Wednesday, November 10, 2010

What We Eat, Part II

It's been a few weeks since I've given any real consideration to writing. After all, the last thing I want to do after a nice long day of breaking English into tiny words, sentences, and grammar labels is write something original of my own. It would be much simpler [is] blogger came with a [est] of questions and answers, much like the classes I teach.
*as you can tell by my excellent grammar and spelling, I'm really digging writing at the moment. We can play a game and you can correct me.

Therefore, back to food we go! In a country of cheap deliciousness, there's nothing I like to gloat about more than what I eat, what I make, and how obscenely cheap it was. And it was cheap.

Let's discuss something I love to eat: the lunch box. A lot of people find the lunch box bland or boring. I say, if you eat a boring or bland lunch box, get over it and move on, because you're bound to find an amazing one within a block of the last joint. The lunch box is generally a flat-ish to-go box divided into one large section and 3 smaller containers, generally reserved for your veggies. (Or if you're really awesome, you'll use them to divide up your different meats, because often you can choose tofu, tiny fish, and eggs as your "vegetables."

You can find lunch boxes practically everywhere. They are the "fast food" of Taiwan, although truthfully, you can find McDonalds and KFC pretty frequently as well. And nearly every restaurant will sell one to you. Damn smart, I think, because it practically ensures you eat a balanced meal. (Unless, again, you think tofu and eggs are vegetables. Which they aren't. But they are delicious. Have I mentioned I haven't met a Taiwanese egg I haven't liked? It's true. It doesn't matter how it's cooked. Eggs here are magical.)
*However, James reminded me that yes, I did find an egg I didn't like. It was 1,000 years old. Sort of. It was a hard boiled egg buried in hay for like a month and then peeled and cooked inside some ridiculously disgusting black jelly. Almost gag reflexed that one right onto the market table.
**Whoops, just informed that the black jelly was actually the egg white, way too far gone. Check this out: whytheheckwouldyouruinaperfectlygoodeggbydoingthistoit?

One night in Danshui, we found ourselves starving. Needless to say, Caitlin was not the happiest bird on the street. Thank goodness two doors down from where we parked our scooter was a family restaurant. What you see is a fish...a whole fish...a possibly once happy fish...of which I ate...the whole thing (save the very middle spine) and other deliciousness - the strips of yellowish stuff you might not recognize is bamboo (I love bamboo here just like I love eggs). Price: 75 NT. Less than $2.50.

Hot pot coals about to be covered by duck filled pot of goodness.
Just as common as the lunch box is the hot pot. Huo guo, if you pardon my excellent Chinese. Wo xi huan wode huo guo hen la. Heck, I could sit here all day pretending to know Mandarin (What I just tried to say using my 50 word vocabulary was "I like my hot pot very spicy.), but then you'd never find out what food I'm talking about.

Duck heart: chewy. Duck liver: bomb.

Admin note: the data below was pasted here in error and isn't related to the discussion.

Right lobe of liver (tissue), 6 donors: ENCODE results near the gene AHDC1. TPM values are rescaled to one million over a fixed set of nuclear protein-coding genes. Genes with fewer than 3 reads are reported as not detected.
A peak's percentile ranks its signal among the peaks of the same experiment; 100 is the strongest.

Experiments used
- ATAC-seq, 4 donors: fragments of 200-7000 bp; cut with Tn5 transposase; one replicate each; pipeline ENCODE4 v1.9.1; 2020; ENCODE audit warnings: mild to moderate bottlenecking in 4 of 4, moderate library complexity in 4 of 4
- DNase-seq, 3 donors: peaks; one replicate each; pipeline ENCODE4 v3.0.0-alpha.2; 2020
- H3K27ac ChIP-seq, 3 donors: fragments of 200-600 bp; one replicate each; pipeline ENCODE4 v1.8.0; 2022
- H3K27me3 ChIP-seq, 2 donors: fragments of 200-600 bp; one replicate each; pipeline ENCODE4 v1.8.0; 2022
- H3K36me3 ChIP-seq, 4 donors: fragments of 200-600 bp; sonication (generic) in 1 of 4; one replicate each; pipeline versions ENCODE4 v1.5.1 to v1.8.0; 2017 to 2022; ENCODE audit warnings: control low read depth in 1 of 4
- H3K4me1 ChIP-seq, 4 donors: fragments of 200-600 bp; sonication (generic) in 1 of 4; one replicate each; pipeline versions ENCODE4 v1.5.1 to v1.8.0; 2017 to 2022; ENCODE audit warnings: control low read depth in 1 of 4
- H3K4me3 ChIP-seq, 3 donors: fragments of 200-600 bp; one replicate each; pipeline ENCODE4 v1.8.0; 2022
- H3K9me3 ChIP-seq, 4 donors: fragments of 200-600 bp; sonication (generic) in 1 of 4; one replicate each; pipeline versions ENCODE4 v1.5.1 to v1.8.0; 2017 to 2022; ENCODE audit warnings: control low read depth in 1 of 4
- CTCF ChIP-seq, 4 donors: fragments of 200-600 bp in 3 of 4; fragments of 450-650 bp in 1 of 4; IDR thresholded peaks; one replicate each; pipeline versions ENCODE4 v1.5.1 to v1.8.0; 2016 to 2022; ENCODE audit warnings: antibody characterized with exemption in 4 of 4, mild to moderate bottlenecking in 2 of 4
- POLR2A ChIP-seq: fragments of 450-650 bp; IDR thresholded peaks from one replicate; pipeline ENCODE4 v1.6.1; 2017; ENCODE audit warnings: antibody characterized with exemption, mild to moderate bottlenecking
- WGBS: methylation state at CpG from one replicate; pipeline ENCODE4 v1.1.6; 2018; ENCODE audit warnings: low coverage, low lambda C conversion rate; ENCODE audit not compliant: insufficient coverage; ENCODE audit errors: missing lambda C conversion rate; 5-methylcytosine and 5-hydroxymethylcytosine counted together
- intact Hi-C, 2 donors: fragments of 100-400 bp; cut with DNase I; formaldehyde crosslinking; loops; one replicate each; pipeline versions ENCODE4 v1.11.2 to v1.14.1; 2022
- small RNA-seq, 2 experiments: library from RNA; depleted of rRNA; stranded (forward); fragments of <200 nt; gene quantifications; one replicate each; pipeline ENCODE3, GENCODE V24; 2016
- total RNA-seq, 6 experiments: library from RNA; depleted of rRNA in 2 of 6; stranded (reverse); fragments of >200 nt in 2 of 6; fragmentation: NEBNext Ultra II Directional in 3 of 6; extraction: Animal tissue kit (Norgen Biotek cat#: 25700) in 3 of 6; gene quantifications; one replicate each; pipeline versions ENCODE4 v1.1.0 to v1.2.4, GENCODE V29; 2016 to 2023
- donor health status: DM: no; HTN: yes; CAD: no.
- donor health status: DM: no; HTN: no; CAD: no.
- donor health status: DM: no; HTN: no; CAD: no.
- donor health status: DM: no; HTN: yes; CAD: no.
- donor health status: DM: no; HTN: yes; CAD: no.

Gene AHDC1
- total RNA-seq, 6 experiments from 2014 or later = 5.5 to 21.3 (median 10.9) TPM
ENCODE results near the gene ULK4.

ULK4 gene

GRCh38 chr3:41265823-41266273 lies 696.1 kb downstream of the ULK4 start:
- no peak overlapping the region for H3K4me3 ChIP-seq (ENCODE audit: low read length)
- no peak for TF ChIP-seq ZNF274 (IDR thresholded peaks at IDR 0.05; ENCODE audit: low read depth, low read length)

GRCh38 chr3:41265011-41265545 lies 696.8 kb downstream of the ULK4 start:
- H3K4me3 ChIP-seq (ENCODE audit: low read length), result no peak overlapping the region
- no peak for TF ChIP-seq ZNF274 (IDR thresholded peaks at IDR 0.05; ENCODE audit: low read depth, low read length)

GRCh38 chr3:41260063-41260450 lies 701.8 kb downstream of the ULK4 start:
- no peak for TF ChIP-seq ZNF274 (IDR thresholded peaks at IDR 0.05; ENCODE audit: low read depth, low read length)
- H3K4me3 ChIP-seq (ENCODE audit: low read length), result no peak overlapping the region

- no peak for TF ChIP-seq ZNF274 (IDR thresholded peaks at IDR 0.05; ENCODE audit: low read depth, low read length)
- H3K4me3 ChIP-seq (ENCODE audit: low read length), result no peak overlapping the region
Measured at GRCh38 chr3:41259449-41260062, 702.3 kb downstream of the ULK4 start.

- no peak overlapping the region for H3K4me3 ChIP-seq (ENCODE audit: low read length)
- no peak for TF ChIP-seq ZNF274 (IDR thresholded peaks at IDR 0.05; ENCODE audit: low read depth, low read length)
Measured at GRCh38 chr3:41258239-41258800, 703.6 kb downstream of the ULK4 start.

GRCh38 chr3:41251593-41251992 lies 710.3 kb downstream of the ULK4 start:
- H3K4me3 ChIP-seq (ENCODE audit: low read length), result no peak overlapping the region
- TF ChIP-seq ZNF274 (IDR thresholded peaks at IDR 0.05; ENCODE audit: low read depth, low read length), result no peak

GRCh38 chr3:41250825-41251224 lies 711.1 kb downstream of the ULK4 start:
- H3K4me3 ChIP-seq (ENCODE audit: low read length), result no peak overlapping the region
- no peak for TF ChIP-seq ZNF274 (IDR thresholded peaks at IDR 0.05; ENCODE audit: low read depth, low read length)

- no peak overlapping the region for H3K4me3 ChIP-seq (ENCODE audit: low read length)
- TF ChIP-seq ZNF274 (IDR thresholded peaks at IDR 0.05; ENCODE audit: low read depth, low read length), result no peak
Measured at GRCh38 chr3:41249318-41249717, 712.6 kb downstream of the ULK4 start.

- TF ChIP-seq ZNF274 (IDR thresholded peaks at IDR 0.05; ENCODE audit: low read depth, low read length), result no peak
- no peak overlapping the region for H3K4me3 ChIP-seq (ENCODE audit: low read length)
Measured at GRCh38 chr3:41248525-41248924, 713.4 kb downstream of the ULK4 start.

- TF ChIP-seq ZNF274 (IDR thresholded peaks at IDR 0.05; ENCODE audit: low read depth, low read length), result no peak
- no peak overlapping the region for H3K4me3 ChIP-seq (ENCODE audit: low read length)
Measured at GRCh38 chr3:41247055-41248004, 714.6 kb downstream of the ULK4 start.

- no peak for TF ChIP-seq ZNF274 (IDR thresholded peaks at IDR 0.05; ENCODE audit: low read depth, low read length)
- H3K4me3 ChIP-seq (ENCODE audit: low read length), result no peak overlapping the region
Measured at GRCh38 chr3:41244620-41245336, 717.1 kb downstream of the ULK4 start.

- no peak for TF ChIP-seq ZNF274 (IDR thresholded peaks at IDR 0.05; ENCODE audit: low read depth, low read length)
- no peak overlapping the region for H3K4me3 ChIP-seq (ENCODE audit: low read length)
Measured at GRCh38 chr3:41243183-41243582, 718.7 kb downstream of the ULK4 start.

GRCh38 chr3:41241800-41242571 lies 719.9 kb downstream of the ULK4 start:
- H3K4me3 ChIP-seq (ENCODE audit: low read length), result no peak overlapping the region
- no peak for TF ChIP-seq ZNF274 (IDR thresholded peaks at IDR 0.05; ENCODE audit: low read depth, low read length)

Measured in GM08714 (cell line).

Eating hot pot in Taiwan is like eating burgers at home. Or burritos, if you're from California. Or sandwiches. You go a restaurant, pay either a set price or all you can eat price, and cook your food in a pot of boiling, flavored water in the middle of your table. There are a billion variations, and most of them end with hot, spicy, oily water flying onto your shirt. Nevertheless, this is duck hot pot.

We went out to dinner with an obscenely large group and found "famous" duck hot pot. Long line. Like, 45 minutes, which is oodles here. Finally you sit down at tiny stools and a low to the ground table. Your pot has a whole duck in it. You buy the things you want to add: mushrooms, meatballs, cabbage, hearts, livers, pigs blood and rice (oh yes, we did) - and cook it. Slowly. And drink some beer. And eat some more. The broth was gingery oily goodness. If only I knew how they did it, I would make my own.

Look who's making yeast rise in Asia...

Speaking of which, even though it's still equally cheap to eat out then eat in, I'm still finding time to challenge myself with the oddness of ingredients available over here. One of my greatest acheivements has been Sunday pizza. I found a terrific pizza base recipe on one of my favorite food blogs, and have since taken to whipping up a simple batch in our fabulous toaster oven every week. Toppings? Tomato sauce, of course, but the first few weeks we had sardines and lime, instead of anchovies, because there weren't any. Since then, it's anchovies, olives, capers and cheese...and a good ol' margherita. Chomping on pizza in TaoYuan. Come visit and I'll make you some! (PS. Bring some pepperoni.)

But it doesn't stop there. Bi-weekly burritos have also hit the menu. Our head teacher found us some amazing, taqueria-style tortillas (not a corn one in sight yet, but my hopes are high), and I've managed to find pinto beans, guac fixings, etc., to make a meal of amazingness. You'll have to take my word for it. I'm pretty sure I'm crafting some of the most authentic things this side of the Pacific.

Bienvenidos de Taiwan!

Oh yeah, about that teaching thing. Pretty sure I'm going into the out-of-home restaurant biz as soon as my contract is up. Winky winky face.